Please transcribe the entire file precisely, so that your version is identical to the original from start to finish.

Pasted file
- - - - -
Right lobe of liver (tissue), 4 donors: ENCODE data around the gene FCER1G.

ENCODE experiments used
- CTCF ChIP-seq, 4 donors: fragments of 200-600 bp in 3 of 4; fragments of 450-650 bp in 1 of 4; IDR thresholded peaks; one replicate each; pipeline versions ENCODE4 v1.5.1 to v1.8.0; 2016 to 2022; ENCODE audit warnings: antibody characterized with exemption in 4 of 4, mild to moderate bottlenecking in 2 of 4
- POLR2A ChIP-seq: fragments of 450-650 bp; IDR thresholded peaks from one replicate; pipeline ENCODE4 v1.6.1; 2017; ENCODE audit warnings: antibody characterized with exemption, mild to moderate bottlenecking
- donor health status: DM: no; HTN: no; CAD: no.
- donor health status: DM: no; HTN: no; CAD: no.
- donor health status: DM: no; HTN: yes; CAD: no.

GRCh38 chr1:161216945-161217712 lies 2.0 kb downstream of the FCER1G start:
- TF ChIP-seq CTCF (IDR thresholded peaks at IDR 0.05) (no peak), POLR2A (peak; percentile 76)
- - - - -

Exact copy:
Right lobe of liver (tissue), 4 donors: ENCODE data around the gene FCER1G.

ENCODE experiments used
- CTCF ChIP-seq, 4 donors: fragments of 200-600 bp in 3 of 4; fragments of 450-650 bp in 1 of 4; IDR thresholded peaks; one replicate each; pipeline versions ENCODE4 v1.5.1 to v1.8.0; 2016 to 2022; ENCODE audit warnings: antibody characterized with exemption in 4 of 4, mild to moderate bottlenecking in 2 of 4
- POLR2A ChIP-seq: fragments of 450-650 bp; IDR thresholded peaks from one replicate; pipeline ENCODE4 v1.6.1; 2017; ENCODE audit warnings: antibody characterized with exemption, mild to moderate bottlenecking
- donor health status: DM: no; HTN: no; CAD: no.
- donor health status: DM: no; HTN: no; CAD: no.
- donor health status: DM: no; HTN: yes; CAD: no.

GRCh38 chr1:161216945-161217712 lies 2.0 kb downstream of the FCER1G start:
- TF ChIP-seq CTCF (IDR thresholded peaks at IDR 0.05) (no peak), POLR2A (peak; percentile 76)